1904 Tour de France

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1904 Tour de France
Map of France with the route of the 1904 Tour de France on it, showing that the race started Montgeron (close to Paris), went clockwise through France and ended in Paris after six stages.
Route of the 1904 Tour de France
Followed clockwise, starting in Montgeron and ending in Paris
Race details
Dates 2–24 July 1904 [1]
Stages 6
Distance 2,428 km (1,509 mi)
Winning time 96h 05' 55" (25.265 km/h or 15.699 mph)
Palmares
Winner  Henri Cornet (France)
Second  Jean-Baptiste Dortignacq (France)
Third  Aloïs Catteau (Belgium)
1903
1905

The 1904 Tour de France was the second Tour de France, held from 2 to 24 July. With a route similar to its previous edition, 1903 Tour de France winner Maurice Garin seemed to have repeated his win by a small margin over Lucien Pothier, while Hippolyte Aucouturier won four of the six stages. But the race became a victim of its own success, plagued by scandals; cyclists were accused of having taken trains during the race.[2] Twelve cyclists, including the first four of the final classification and all stage winners, were disqualified by the Union Vélocipédique Française (UVF). Henri Cornet, originally the fifth-place finisher, was awarded the victory four months after the race.[3] The problems caused the Tour de France to be provisionally cancelled, and subsequently the 1905 Tour de France was run with different rules from the 1903 and 1904 edition.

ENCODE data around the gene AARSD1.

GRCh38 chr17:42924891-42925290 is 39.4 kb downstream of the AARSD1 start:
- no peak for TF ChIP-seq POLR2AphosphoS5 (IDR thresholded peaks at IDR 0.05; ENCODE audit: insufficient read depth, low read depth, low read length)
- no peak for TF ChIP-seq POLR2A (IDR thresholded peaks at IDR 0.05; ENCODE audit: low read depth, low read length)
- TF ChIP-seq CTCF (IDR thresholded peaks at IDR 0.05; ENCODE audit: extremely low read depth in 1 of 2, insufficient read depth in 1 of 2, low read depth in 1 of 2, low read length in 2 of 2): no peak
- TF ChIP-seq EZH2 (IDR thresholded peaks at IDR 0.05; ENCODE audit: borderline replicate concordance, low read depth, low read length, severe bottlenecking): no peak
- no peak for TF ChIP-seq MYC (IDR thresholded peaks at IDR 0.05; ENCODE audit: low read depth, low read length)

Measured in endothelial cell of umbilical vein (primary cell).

Background[edit]

The initial Tour de France of 1903 had been a large success, and it was quickly decided to organize it again in 1904. The route was identical, with the same six stages. The rules were the same as in 1903, with one exception: cyclists could not enter in just one stage, but had to join for the entire race. The favourites for the victory were Garin, Pothier and Aucouturier, who had performed well in the 1903 Tour de France.[4][5] Among the competitors was Henri Paret who, at 50 years old, still holds the record of oldest Tour de France cyclist.[6]

In the 1903 Tour de France, the organisation guaranteed that the first 50 cyclists in the final general classification would earn at least 5 francs per day. In 1904, if not more than 50 cyclists would finish, also cyclists who dropped out during the race would still get 5 francs for the days they had been in the race. This rule was added to attract cyclists who otherwise would not enter, because the Tour needed enough competitors to remain credible.[7]

Race incidents[edit]

A man with a hat on a bicycle.
Maurice Garin, initially declared winner of the 1904 Tour de France.